Iron Needs During Pregnancy
By Mediconsult's Nutrition Services
Q. Why do I need extra iron?
A. Pregnancy is a time of growth of new maternal and fetal tissues. In order to support this growth, blood volume and contents must grow to help feed these tissues, including red blood cells. Further, about one-third of your iron stores will be passed on to your developing baby to form its blood and to be stored for future use.
One of the most common causes of anemia during pregnancy is iron deficiency. Anemia is the reduced ability of the blood to carry oxygen to your body's cells and the growing baby. To support these needs, the Recommended Dietary Allowance (RDA) has been set at 30 milligrams (mg) per day during the second and third trimesters of pregnancy.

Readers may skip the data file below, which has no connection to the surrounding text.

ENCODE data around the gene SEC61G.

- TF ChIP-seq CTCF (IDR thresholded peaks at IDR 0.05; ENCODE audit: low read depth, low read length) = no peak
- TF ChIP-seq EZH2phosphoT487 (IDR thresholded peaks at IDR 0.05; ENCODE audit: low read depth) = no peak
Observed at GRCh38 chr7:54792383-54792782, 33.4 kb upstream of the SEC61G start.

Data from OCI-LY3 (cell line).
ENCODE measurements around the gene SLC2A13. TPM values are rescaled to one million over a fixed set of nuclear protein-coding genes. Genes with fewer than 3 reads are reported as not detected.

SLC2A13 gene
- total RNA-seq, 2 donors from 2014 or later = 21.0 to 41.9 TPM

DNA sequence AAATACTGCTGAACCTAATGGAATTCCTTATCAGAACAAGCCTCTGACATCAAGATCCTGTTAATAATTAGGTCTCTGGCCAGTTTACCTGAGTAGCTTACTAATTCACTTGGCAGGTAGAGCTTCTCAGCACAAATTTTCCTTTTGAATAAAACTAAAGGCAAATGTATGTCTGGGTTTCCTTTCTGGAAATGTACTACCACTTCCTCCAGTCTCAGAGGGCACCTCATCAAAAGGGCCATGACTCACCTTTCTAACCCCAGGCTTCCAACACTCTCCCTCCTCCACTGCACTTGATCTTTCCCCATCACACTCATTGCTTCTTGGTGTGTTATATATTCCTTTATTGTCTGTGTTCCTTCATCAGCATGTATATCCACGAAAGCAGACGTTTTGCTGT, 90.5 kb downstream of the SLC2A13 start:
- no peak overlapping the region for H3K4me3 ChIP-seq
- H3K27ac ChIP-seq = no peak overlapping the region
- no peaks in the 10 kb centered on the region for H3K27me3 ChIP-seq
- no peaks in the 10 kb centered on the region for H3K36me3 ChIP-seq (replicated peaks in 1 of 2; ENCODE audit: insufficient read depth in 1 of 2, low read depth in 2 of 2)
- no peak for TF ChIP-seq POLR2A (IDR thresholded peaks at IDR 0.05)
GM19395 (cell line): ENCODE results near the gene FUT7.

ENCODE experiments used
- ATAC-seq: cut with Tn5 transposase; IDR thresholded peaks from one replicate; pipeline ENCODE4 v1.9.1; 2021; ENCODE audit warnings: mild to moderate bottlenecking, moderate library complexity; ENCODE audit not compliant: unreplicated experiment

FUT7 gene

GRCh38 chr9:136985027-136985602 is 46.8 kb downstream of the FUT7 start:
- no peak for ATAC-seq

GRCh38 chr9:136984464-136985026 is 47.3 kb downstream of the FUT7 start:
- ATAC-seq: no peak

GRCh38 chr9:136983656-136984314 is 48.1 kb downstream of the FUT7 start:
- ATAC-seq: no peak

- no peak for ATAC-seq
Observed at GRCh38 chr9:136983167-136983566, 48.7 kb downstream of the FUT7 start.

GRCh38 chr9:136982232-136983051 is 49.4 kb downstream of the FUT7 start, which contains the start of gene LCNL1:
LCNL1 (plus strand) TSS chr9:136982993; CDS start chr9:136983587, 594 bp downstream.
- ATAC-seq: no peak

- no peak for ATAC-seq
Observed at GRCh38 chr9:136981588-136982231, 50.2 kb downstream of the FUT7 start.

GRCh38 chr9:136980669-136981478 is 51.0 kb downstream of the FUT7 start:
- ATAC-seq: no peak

It is hard to get enough iron from your diet to support a pregnancy and iron supplementation may be necessary. Major dietary sources of iron include liver, kidneys, red meat, poultry, eggs, peas, legumes (dried beans), dried fruits, dark green leafy vegetables, enriched breads and cereals. The iron contained in plant foods is best absorbed when a vitamin C rich food is eaten at the same meal.